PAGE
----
I've been a locksmith since 1998. I've done automotive, lots of residential, and now mostly commercial work. Used to locksmith in the Chicago area, now the Austin area.
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People getting their locks picked by burglars is very rare. What you should be more concerned about is making sure you have good strong strike plates on your jambs with long screws that go into the studs. If you're concerned about your locks being picked or drilled, then sure, buy Medeco or Mul-T-Lock deadbolts. They're awesome. They will cost you $200+ per lock. I think the majority of burglars are looking for an easier way in. Kicking the door in or breaking a window.
You can start a car by crossing wires on old cars, but you still can't just drive off. Steering wheels are locked & turning the key unlocks the wheel. Locksmiths don't do that anyways. We just make keys for the cars. Most newer vehicles have a chip in the key or the ignition. That security chip is required in order for the car to start, & every car's chip is different. That was designed to prevent people from "hot wiring" cars.
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No, some keys that say "do not duplicate" is just a deterrent. It's simply an honor system. It's telling you that whoever gave you that key would prefer you didn't make a copy of it. It's up to the person copying it if they want to do it or not. Our shop makes you sign a waiver just to cover out butts. Other keys that say it might be covered by a patent. The blank might not even be available to them, that's called a restricted key. Mostly Medeco, Mul-T-Lock, Primus, etc, most of those are truly restricted.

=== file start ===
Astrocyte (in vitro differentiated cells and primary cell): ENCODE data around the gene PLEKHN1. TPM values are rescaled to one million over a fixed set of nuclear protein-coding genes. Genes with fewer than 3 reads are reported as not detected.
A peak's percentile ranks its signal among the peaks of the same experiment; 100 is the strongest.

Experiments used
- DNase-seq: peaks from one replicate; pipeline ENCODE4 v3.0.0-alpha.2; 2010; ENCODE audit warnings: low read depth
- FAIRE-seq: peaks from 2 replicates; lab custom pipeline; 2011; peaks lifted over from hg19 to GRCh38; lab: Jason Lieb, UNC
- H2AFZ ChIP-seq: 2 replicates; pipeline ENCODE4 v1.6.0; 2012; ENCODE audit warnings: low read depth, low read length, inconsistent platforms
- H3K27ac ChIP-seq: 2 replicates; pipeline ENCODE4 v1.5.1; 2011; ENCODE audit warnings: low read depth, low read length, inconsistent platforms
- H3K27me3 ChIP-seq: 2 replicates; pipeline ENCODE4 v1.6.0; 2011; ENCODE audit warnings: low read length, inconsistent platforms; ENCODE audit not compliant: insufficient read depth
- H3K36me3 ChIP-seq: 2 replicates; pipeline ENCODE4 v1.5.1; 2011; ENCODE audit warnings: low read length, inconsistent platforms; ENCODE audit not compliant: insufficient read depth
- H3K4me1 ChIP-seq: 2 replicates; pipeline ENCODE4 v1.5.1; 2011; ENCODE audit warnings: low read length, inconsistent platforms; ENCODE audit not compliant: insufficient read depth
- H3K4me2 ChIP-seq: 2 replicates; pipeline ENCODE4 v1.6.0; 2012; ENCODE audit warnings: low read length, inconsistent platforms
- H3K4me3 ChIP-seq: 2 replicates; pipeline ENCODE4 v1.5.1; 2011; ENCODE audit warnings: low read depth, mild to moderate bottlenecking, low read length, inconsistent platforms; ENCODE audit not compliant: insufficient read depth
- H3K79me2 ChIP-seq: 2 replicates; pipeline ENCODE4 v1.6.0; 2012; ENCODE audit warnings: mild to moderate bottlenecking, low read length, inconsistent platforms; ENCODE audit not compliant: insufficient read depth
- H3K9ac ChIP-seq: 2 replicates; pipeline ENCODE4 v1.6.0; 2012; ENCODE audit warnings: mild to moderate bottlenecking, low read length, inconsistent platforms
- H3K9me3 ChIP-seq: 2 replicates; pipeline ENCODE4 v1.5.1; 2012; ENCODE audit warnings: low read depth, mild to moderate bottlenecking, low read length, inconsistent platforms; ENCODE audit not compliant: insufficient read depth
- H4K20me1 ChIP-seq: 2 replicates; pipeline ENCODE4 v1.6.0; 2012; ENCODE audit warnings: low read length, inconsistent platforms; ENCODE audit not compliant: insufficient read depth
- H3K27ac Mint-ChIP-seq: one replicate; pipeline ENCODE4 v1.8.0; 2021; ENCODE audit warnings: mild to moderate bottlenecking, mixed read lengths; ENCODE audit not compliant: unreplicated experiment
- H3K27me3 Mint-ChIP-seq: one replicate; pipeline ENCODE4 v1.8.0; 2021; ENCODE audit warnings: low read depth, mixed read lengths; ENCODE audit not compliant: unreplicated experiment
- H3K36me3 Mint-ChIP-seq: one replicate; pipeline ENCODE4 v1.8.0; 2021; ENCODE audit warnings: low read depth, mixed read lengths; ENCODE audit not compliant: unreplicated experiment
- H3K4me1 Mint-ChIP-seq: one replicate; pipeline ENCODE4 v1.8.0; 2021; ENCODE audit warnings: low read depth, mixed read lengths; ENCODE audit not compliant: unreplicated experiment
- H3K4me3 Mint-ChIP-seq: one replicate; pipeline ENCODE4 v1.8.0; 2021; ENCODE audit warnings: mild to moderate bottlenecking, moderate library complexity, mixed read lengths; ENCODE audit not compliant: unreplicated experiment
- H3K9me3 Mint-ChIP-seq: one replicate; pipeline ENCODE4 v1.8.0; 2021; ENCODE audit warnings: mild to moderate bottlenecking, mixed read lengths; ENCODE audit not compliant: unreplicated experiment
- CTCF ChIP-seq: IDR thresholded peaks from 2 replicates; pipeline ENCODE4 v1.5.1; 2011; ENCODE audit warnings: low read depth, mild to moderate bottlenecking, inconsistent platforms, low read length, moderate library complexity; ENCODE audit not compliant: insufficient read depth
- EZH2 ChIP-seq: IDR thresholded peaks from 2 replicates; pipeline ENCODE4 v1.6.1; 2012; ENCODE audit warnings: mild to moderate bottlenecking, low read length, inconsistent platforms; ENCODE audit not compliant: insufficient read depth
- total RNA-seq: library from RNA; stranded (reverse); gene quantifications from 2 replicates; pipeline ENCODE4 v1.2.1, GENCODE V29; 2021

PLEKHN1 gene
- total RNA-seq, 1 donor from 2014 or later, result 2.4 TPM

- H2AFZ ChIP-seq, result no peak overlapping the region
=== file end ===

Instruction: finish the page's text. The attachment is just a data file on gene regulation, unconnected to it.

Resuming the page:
No lock is guaranteed, but some are easier to pick, or cut with bolt cutters. The goal is to make it as difficult as possible; so getting something so thick that you'll need an angle grinder to cut it off would probably be your best bet.
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